While we want to avoid creating “mini monoliths” that do too many things, microservices typically will follow a very similar pattern to monolithic approaches. The distinction being that they’re obviously much smaller in scope, and focus on implementing limited functionality for a specific purpose. Serverless microservices are a bit different in this regard. While they too are small and specific, we generally take this a step further and create several serverless functions within each service, splitting functionality into even smaller components. This often has to do with the need for each function to handle different types of events.
This has a number of advantages. A traditional microservice, for example, might have a subroutine to handle some complex calculation or process. As with monoliths, your entire service would need to scale in order to handle additional traffic to this one component. Since each serverless function should have a highly specific purpose, just that function needs to scale (which it would do automatically). This also means that the logic within that function is completely isolated, increasing code readability and maintainability. From a security standpoint, each individual function can be configured to limit access to other resources, helping to ensure that it can only perform its specific task. And speaking of configurability, each function can have its own memory settings and timeouts, which can dramatically increase performance and reduce overall costs.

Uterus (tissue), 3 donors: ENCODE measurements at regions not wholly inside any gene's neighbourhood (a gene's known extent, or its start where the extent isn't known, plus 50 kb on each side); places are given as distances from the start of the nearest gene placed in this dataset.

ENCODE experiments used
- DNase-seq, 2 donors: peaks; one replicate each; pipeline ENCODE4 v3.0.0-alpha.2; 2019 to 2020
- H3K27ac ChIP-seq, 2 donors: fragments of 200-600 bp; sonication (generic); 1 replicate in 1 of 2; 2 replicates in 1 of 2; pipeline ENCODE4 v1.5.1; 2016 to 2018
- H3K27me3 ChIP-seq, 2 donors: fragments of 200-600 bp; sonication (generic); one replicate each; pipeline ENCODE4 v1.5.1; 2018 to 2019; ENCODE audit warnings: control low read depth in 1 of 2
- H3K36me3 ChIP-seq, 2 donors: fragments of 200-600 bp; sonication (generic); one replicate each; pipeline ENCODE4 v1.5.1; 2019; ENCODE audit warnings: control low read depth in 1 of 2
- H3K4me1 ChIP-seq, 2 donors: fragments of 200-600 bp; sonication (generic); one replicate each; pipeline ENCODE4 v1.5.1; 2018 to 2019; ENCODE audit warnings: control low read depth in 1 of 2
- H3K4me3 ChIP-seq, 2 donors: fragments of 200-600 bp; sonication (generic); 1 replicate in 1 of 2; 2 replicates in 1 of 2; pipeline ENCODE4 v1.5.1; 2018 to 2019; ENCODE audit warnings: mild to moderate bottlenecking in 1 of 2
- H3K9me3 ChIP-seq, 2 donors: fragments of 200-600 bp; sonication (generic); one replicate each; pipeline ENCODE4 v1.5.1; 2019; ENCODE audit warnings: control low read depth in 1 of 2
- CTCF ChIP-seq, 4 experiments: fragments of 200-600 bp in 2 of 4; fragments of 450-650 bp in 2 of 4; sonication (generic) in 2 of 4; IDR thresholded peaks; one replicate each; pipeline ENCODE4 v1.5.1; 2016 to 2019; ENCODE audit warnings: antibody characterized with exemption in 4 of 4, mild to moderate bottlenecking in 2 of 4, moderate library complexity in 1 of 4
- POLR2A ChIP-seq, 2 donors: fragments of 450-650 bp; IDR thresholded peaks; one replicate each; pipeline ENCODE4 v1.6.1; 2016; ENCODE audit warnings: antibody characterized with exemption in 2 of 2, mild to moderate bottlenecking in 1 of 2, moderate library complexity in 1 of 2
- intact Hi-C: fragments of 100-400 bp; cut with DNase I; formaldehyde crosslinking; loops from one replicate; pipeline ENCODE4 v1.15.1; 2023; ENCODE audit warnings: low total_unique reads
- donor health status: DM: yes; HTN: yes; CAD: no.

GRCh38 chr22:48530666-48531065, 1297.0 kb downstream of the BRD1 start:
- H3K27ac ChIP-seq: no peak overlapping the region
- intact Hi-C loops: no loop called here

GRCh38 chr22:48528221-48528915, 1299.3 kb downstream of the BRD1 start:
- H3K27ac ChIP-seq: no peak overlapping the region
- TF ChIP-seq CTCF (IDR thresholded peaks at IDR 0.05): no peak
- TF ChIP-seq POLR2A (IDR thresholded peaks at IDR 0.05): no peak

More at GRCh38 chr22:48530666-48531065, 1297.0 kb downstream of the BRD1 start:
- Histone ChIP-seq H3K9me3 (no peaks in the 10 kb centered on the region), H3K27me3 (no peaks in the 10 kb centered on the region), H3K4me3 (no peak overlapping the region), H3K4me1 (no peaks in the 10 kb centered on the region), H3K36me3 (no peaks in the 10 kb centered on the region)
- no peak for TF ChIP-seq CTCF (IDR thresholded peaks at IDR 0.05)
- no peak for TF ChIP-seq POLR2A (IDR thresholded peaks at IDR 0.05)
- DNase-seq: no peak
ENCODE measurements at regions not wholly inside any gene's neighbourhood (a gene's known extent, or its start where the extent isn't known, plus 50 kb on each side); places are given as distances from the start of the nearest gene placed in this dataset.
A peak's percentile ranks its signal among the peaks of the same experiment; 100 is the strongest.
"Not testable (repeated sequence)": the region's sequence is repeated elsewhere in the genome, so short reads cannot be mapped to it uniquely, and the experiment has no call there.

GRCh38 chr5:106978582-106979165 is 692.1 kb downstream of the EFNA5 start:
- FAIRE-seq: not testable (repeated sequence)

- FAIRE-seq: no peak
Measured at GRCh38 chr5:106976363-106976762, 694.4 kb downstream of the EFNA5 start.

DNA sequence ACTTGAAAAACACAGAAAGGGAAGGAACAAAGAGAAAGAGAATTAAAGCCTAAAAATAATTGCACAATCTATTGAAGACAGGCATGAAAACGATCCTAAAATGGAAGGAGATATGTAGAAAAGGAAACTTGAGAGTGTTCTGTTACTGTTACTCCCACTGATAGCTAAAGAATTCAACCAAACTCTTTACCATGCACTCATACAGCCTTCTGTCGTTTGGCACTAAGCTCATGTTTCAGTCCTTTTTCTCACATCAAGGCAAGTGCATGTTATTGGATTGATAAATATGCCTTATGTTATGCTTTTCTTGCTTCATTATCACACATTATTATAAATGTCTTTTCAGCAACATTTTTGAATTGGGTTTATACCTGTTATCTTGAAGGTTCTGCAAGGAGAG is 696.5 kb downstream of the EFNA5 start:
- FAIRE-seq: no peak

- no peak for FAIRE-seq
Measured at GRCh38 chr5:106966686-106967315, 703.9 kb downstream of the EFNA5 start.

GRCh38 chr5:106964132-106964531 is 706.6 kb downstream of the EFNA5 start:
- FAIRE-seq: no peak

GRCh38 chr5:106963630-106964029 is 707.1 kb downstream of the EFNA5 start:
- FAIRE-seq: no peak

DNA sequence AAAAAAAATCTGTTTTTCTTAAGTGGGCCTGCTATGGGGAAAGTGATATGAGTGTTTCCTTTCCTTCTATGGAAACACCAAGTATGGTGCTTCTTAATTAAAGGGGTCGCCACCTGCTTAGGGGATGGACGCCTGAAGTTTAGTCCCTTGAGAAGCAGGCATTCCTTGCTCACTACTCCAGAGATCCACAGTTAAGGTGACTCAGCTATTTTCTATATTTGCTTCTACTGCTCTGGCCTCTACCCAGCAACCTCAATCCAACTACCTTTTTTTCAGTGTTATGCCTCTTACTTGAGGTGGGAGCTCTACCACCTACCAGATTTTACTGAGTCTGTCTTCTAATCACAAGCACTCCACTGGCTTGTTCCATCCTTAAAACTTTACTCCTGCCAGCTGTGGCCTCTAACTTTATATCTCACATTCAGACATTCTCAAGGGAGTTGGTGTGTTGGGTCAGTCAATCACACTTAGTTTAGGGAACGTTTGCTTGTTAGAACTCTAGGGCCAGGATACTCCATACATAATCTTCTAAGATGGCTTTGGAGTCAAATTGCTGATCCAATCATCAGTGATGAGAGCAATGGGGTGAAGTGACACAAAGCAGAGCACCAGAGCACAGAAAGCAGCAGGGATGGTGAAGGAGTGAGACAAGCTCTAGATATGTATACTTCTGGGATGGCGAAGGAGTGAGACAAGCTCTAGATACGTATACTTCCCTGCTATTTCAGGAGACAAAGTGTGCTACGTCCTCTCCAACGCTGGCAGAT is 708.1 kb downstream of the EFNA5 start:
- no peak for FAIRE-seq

Individual functions within a serverless microservice can even span VPCs or not be in one altogether. This allows you to do all kinds of interesting things when it comes to accessing resources as well as mitigating cold starts by appropriately isolating your functions. Functions can also communicate by synchronously or asynchronously invoking one another. Some people believe this to be an anti-pattern, but I disagree. Most services within microservices use the HTTP protocol to communicate, and invoking another function is no different. There are other ways to handle this too, which we’ll discuss in a minute.
DRY Principle (Don’t Repeat Yourself) 🤐
Another concern that is often raised by developers that are new to serverless, has to do with the duplication of functionality within each function. For example, if you have five functions that need to communicate with your database, then you have to include the database connection code in all five of your functions. Perhaps the same is true of your custom logging engine or other shared libraries. This is absolutely true, but the structure of our microservices makes this a non-issue.